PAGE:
Salt intake is less in fairly wealthy people in Britain
Researchers have found a direct relation between the salt intake and the social inequalities.
This research has been published online in the BMJ Open journal.
Researchers in this study worked on the dietary salt intake in Britain in different regions and found its relation with the manual occupations and the education as these are among the key indicators of the socio-economic position and the health. They used the British National Diet and Nutrition Survey (2000-1), a national representative sample of 2,105 men and women in the age range of 19-64 years living in Britain. Two individual methods were considered to determine the salt intake i.e. dietary record of 7 days and the ‘gold standard’ 24h urine collections for sodium determination (that is the direct marker of salt intake).
Researchers found that the people, living anywhere, from the low socio-economic background, i.e. people with low educational achievements and in manual occupations, in Britain eat more salt than the people with a well-off position. They have also reported that geographically, people of Scotland utilize more salt as compared to the people living in England and Wales.
“These results are important as they explain in part why people of low socio-economic background are more likely to develop high blood pressure (hypertension) and to suffer disproportionately from strokes, heart attacks and renal failure.” Professor Francesco Cappuccio, senior author and Director of the WHO Collaborating Centre, said in a statement.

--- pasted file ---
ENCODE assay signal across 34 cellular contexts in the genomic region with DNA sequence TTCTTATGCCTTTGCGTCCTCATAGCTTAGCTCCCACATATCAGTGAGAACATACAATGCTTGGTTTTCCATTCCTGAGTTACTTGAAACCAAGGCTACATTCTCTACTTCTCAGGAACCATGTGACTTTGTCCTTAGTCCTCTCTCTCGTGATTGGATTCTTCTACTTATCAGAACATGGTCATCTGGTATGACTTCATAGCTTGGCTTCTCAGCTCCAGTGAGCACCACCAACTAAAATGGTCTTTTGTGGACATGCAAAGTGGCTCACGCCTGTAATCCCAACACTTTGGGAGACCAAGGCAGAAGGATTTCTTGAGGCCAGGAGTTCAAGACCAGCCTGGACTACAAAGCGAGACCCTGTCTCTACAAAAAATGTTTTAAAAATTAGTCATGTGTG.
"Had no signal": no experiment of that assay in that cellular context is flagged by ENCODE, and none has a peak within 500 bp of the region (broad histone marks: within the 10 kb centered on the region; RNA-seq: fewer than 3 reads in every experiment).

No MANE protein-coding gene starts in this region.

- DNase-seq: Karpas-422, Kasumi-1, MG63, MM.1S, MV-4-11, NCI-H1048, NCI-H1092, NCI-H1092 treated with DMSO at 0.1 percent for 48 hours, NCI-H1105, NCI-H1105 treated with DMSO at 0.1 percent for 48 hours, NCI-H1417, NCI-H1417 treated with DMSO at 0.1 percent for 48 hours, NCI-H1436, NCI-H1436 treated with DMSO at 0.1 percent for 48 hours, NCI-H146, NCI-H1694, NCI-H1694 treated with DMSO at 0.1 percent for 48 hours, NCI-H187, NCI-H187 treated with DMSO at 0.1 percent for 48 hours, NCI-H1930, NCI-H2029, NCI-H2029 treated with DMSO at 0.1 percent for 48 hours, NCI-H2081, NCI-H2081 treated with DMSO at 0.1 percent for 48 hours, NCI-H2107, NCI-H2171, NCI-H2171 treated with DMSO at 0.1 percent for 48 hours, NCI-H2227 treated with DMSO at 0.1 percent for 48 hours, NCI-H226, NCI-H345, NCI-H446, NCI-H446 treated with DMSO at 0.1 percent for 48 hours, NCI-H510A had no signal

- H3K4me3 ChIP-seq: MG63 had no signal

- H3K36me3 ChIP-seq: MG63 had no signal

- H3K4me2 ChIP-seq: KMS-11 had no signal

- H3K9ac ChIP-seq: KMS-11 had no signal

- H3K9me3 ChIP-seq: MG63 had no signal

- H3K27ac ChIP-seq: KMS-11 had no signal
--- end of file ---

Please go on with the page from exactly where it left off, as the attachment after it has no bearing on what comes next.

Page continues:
Ms Teresa Morris of said in a statement, which funded the study, said, “Habitual salt intake in most adult populations around the world exceeds 10 g per day and the World Health Organization recommends that daily intake should not exceed 5 g .
“Population salt reduction programmes are a cost-effective way of reducing the burden of cardiovascular disease nationally and globally.”
Professor Cappuccio added, “We have seen a reduction in salt intake in Britain from 9.5 to 8.1 g per day in the period 2004-2011, thanks to an effective policy which included awareness campaigns, food reformulation and monitoring.
“Whilst this is an achievement to celebrate, our results suggest the presence of social inequalities in levels of salt intake that would underestimate the health risks in people who are worse off – and these are the people who need prevention most.
“The diet of disadvantaged socio-economic groups tends to be made up of low-quality, salt-dense, high-fat, high-calorie unhealthy cheap foods.
“Behavioural approaches to healthy eating are unlikely to bring about the changes necessary to halt the cardiovascular epidemic and would also widen inequalities.
“Since the majority of dietary salt is added during commercial food production, widespread and continued food reformulation is necessary through both voluntary as well as regulatory means to make sure that salt reduction is achieved across all socio-economic groups”, Professor Cappuccio concluded.
Here, one thing could be considered that is whether increased salt intake is linked to lower socio-economic status or lower socio-economic status is linked to increased salt intake. Moreover, why the salt intake is more in the people with poor socio-economic background?
Chen Ji, Ngianga-Bakwin Kandala, Francesco P Cappuccio, (2012). Spatial variation of salt intake in Britain and association with socioeconomic status.